[BEIJING] China's total power generation rose 3.2 per cent in 2014, official data showed on Tuesday, the slowest growth rate in 16 years after demand was hit by softer economic growth and milder weather over the year.
The country produced 5.4638 trillion kilowatt hours (kWh) in 2014, according to the data published by the National Bureau of Statistics.
The annual growth rate more than halved from 7.5 per cent in the previous year to the lowest since 1998, when power output growth dropped to 2.8 per cent after the Asian financial crisis hit industrial demand.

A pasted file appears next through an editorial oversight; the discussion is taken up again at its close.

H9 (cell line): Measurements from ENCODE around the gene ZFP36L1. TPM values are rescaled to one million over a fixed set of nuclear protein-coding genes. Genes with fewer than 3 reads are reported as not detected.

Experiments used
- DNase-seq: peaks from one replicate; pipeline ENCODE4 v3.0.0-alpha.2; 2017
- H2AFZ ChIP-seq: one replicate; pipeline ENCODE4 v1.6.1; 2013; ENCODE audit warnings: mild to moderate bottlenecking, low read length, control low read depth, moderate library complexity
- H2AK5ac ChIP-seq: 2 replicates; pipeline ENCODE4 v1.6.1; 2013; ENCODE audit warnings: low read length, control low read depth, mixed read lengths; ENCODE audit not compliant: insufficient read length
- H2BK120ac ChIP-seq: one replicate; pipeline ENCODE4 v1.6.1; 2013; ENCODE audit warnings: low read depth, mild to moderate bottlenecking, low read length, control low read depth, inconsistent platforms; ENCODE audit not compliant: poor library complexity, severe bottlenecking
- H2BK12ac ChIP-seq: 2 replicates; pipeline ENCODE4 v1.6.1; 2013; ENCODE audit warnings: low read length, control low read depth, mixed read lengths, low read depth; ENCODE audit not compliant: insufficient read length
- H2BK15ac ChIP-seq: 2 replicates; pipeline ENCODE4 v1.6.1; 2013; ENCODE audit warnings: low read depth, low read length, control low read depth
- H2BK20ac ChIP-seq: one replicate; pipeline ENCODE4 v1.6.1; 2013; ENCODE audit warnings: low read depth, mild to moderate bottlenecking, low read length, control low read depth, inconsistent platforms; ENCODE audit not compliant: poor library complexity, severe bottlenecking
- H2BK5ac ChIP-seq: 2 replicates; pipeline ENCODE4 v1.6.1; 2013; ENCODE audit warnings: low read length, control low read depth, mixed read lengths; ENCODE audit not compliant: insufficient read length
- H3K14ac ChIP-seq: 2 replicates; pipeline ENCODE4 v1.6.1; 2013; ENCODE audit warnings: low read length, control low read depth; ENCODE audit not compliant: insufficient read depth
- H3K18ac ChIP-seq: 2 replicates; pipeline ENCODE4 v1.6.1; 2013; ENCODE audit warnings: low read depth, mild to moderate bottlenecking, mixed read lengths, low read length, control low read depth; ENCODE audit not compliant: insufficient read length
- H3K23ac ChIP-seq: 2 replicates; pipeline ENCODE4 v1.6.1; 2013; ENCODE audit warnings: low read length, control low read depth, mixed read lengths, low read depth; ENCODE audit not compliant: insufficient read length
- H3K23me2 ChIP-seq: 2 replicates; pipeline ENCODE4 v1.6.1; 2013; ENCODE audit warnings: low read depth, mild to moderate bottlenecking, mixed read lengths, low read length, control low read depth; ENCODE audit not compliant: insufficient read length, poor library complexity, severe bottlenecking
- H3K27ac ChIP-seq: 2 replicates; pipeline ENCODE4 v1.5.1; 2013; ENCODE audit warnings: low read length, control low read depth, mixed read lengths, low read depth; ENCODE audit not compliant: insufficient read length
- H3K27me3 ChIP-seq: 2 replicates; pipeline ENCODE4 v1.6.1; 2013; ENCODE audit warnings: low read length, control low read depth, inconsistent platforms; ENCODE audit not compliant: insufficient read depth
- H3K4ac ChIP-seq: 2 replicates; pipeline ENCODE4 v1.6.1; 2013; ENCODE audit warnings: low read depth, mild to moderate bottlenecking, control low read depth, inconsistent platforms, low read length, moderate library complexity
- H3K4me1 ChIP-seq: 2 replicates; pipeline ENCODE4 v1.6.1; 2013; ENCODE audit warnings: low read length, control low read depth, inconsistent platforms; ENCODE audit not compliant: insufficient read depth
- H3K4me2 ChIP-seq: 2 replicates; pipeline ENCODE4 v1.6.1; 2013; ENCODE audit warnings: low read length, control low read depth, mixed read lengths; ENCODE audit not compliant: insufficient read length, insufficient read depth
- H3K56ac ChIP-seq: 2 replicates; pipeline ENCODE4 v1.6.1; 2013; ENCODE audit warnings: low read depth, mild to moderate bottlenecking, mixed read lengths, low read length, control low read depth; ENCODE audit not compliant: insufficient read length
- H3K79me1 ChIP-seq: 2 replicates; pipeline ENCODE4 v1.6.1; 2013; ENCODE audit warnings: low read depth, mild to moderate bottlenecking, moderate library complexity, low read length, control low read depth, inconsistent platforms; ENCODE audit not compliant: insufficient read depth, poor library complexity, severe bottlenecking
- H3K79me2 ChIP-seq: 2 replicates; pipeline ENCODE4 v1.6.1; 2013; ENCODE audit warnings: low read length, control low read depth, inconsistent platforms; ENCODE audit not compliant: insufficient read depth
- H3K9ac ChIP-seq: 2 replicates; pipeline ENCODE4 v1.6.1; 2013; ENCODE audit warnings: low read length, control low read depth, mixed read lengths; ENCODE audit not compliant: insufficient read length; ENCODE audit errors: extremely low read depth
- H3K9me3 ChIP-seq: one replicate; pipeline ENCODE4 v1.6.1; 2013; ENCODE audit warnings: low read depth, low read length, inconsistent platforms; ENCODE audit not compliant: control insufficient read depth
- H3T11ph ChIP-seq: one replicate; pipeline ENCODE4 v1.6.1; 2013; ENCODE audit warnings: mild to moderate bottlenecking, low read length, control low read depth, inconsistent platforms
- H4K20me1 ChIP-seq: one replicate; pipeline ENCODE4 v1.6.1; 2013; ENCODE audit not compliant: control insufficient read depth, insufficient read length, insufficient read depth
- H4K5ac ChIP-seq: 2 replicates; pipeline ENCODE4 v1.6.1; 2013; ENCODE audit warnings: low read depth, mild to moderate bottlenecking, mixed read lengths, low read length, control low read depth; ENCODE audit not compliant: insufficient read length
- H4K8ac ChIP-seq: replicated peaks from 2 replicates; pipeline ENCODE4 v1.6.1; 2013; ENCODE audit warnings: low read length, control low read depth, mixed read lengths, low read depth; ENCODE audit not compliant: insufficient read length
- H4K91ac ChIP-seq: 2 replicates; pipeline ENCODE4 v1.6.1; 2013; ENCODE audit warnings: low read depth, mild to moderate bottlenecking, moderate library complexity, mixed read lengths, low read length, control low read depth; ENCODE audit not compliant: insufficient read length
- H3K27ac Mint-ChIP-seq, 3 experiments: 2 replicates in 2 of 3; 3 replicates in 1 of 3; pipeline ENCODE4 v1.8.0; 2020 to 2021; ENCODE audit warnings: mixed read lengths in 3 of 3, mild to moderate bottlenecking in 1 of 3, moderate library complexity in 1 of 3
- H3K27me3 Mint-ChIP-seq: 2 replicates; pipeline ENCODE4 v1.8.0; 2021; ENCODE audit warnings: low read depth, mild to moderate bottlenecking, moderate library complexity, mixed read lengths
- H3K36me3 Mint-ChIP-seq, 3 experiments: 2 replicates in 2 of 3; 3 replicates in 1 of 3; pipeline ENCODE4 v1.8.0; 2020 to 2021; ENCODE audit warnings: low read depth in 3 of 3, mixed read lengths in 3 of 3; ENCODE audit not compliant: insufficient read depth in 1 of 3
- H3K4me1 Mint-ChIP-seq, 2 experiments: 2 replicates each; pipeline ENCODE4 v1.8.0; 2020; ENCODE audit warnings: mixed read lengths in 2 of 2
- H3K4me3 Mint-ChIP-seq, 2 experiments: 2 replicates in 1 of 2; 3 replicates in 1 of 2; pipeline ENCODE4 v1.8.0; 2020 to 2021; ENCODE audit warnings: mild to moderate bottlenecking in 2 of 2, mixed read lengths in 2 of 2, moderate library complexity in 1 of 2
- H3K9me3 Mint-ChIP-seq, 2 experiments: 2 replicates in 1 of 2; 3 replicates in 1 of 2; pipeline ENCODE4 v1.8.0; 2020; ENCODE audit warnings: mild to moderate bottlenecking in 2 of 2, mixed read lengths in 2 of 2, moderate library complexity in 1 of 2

Overall economic growth is set to slow further this year, and industries and local governments are also under pressure to meet 2015 energy efficiency targets, meaning that power output growth is unlikely to recover to previous highs, analysts said. "Electricity demand is largely due to the needs of heavy industry, which accounts for around 70 per cent of the total, and I don't see signs of a recovery in this sector," said Zhou Hao, Shanghai-based economist at ANZ Bank. "Slow construction activity will continue to weigh on power consumption amid a soft Chinese property market," he said.
Power output in December 2014 was 490.2 billion kWh, up just 1.3 per cent on the same month a year earlier.
China's energy administration said last week that total power consumption rose 3.8 per cent to 5.523 trillion kWh in 2014, with installed capacity rising 8.7 per cent to 1,360 gigawatts.